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Most of go on holiday with our tickets and passports, yet many of us quite happily set off without any travel insurance in place. It is vital to have adequate travel insurance policy for ourselves and for those we are travelling with, especially when we are leaving home.
What would you do if you went abroad and needed medical treatment? Say you have booked a holiday in the UK and have to cancel it due to you being hospitalised or a family member being made redundant.
What would you do should the airline you are going to fly with go bust and you are then unable to reach your holiday destination? Should you not have the correct insurance in place, your dream holiday may become your ultimate nightmare, with you facing bills amounting to many thousands of pounds. Should you have to be brought back to the UK, for example, from the States the air ambulance alone can cost around £45,000.
Upon deciding that you do need travel insurance, you then need to make sure that you buy the best kind of cover for specific needs. This will be dependent on the kind of travel you are going to undertake and the cheapest policy may not be the most appropriate for you.
Reading our travel insurance guide will enable you to decide the cover level you need to be looking for so that you are totally prepared for that dream holiday.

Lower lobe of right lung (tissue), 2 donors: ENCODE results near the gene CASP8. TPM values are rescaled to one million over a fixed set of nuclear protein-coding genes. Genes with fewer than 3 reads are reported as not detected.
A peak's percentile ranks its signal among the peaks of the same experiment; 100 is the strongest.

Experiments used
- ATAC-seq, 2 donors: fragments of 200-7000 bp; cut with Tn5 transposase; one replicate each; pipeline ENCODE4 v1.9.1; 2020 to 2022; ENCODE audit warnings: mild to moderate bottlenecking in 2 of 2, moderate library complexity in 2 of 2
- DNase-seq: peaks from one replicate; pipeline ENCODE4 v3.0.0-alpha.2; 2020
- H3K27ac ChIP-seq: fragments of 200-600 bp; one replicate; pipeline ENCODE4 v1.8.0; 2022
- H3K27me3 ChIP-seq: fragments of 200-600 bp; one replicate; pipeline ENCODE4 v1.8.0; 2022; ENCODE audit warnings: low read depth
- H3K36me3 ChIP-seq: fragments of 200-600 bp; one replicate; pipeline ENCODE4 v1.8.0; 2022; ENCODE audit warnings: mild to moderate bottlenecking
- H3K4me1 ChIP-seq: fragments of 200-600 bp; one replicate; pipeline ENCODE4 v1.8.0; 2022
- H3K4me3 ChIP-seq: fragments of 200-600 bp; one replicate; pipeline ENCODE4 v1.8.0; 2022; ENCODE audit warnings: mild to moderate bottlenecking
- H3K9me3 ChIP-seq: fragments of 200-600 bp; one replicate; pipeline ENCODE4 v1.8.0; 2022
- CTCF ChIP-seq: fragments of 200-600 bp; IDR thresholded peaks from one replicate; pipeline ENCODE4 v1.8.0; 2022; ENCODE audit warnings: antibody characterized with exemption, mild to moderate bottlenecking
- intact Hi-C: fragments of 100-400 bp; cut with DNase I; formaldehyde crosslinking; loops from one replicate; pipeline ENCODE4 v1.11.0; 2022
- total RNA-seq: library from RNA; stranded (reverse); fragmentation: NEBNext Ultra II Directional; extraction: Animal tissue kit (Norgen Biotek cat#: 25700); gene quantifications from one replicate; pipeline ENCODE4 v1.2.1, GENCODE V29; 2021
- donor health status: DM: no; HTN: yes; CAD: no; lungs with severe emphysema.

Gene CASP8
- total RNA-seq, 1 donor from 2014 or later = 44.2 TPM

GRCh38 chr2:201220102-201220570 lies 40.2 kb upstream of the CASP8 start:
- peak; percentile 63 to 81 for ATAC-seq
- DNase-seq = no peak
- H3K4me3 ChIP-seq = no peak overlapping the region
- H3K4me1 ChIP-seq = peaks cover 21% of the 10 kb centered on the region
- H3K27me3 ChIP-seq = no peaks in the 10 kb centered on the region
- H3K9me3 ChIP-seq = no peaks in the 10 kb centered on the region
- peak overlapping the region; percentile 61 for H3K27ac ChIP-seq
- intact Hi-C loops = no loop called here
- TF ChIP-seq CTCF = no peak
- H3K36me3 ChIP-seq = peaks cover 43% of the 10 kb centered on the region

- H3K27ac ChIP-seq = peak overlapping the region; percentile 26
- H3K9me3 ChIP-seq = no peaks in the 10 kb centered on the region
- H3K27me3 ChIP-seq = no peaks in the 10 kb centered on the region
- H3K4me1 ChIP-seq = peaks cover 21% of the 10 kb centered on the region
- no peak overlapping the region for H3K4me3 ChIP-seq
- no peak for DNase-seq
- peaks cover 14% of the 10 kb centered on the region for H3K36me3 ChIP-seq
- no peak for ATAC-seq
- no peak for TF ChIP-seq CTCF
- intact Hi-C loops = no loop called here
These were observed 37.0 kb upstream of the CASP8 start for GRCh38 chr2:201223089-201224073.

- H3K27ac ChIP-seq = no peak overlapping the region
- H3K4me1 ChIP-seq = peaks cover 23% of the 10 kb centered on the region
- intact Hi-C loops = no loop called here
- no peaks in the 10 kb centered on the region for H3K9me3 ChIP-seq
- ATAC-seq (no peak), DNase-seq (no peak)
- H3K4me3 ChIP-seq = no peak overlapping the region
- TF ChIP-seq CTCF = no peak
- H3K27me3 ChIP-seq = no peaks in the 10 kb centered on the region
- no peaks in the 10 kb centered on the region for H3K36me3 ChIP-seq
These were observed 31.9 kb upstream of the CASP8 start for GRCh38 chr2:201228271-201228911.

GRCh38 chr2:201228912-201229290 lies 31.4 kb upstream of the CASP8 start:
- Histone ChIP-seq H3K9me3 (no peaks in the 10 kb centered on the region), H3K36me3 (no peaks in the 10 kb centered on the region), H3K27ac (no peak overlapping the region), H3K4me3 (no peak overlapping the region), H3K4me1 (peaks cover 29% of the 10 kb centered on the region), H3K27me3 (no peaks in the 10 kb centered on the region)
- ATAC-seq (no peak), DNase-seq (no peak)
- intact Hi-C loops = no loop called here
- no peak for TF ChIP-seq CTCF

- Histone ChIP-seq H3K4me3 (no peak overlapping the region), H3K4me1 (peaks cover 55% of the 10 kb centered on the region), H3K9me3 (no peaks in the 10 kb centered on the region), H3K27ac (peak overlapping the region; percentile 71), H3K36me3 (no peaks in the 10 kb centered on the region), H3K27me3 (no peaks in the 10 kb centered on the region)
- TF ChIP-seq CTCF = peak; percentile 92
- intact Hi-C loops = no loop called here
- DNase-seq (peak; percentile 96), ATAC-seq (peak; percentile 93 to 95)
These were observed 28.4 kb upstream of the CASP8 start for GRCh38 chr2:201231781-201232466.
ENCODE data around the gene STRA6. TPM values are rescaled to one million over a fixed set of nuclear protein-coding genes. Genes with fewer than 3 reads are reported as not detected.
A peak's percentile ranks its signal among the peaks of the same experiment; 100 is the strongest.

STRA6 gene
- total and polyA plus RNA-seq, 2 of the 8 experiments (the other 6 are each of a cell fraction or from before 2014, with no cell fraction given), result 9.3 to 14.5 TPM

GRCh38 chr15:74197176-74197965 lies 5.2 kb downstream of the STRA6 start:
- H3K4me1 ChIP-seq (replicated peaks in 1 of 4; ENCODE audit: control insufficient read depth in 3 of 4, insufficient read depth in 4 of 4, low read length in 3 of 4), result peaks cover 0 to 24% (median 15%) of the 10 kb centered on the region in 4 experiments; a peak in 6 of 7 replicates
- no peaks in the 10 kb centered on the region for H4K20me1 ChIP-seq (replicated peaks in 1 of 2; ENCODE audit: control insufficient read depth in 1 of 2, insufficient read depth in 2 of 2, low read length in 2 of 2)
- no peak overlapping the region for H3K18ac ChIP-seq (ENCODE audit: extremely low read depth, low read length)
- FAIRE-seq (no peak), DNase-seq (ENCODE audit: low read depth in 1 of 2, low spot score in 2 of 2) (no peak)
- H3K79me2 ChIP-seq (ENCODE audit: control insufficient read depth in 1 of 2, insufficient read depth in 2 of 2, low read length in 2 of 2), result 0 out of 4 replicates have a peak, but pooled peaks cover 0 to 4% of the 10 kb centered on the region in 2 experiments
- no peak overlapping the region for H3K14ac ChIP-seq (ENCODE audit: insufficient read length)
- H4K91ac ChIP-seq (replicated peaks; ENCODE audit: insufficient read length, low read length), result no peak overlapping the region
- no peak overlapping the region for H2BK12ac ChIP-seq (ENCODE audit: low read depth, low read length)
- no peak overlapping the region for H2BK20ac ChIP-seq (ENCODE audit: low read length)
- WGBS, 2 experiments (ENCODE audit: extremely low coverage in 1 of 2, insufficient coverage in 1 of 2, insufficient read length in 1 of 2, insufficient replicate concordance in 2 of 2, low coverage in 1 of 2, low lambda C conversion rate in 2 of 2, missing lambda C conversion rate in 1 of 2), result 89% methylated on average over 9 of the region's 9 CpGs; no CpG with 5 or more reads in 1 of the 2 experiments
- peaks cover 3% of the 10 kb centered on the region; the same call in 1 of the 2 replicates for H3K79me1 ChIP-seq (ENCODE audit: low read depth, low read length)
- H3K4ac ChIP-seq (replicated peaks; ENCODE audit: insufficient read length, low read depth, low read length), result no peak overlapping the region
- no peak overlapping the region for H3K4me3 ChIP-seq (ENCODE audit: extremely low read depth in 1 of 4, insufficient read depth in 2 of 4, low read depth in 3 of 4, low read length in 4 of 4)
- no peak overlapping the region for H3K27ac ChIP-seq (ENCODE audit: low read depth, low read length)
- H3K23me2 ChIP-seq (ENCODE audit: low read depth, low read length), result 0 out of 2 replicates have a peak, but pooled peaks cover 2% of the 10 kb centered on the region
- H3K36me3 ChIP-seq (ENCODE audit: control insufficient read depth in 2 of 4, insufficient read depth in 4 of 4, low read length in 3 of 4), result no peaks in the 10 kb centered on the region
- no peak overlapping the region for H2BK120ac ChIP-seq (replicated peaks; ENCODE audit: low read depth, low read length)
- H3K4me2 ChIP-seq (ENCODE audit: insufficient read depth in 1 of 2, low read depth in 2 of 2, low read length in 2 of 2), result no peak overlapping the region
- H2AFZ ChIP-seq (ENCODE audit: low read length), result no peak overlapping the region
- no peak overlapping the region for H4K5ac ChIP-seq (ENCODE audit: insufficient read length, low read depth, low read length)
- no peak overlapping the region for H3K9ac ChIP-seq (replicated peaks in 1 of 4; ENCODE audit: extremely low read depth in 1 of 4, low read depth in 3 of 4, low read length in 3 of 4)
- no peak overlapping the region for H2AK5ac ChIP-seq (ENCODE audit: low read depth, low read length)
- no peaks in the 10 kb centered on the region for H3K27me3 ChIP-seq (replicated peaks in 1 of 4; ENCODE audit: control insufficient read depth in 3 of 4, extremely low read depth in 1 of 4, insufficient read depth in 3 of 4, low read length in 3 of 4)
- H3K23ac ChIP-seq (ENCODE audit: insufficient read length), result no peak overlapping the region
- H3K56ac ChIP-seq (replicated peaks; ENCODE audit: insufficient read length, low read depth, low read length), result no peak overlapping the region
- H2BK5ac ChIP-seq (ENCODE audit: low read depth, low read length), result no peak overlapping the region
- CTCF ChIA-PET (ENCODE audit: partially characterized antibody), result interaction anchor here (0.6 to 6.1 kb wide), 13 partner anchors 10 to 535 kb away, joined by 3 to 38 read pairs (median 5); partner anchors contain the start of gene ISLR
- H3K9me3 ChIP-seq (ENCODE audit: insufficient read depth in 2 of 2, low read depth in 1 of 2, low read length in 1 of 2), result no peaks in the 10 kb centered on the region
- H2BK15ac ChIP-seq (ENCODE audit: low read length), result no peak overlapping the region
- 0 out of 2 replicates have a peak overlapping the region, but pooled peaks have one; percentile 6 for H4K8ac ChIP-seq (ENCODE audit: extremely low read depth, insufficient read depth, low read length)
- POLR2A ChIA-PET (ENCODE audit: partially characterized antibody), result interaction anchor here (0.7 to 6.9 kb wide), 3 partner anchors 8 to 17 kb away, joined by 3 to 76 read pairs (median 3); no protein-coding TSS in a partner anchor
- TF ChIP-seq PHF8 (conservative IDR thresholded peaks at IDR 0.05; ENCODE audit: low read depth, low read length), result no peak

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The basics of travel insurance
Travel insurance premiums differ a lot. It is of course vital for you to obtain good value for money as it is to select the policy that meets your needs. You can add extras, however, a basic policy needs to include these cover levels:
Cancellation and curtailment
This level of cover provides you with protection should you have to cancel or cut short your holiday due to perhaps job loss or you not being able to afford your trip or if a relative becomes ill when you are away and have to return early.
The limit that is recommended is £3,000, or your total holiday cost. Usually travel insurers pay out when family members become ill whilst you are on holiday and you have to return early. Read the small print carefully and you will find that usually insurance companies do not pay out if you have returned early due to a friend becoming ill.
You ought to be compensated should your flight be delayed for more than 12 hours. To prevent any problems occurring regarding compensation ask the airline to confirm the delay in writing and retain any receipts of what you have had to buy as a result of the delay.
Baggage and belongings
Your travel insurance policy ought to pay out up to £1,500 should your luggage or personal possessions get lost, damaged or stolen. Most travel insurance companies place a limit on the payout for individual valuable items, like laptops and cameras. The limits vary between insurance companies, yet are usually £250 or £500. Should any of your cash be stolen whilst you are on holiday, the payout is normally limited to £250 or £500.
Should you end up injuring someone or damage someone’s property, they can make a claim against you. Hence, it is sensible to have personal liability cover up to £1m.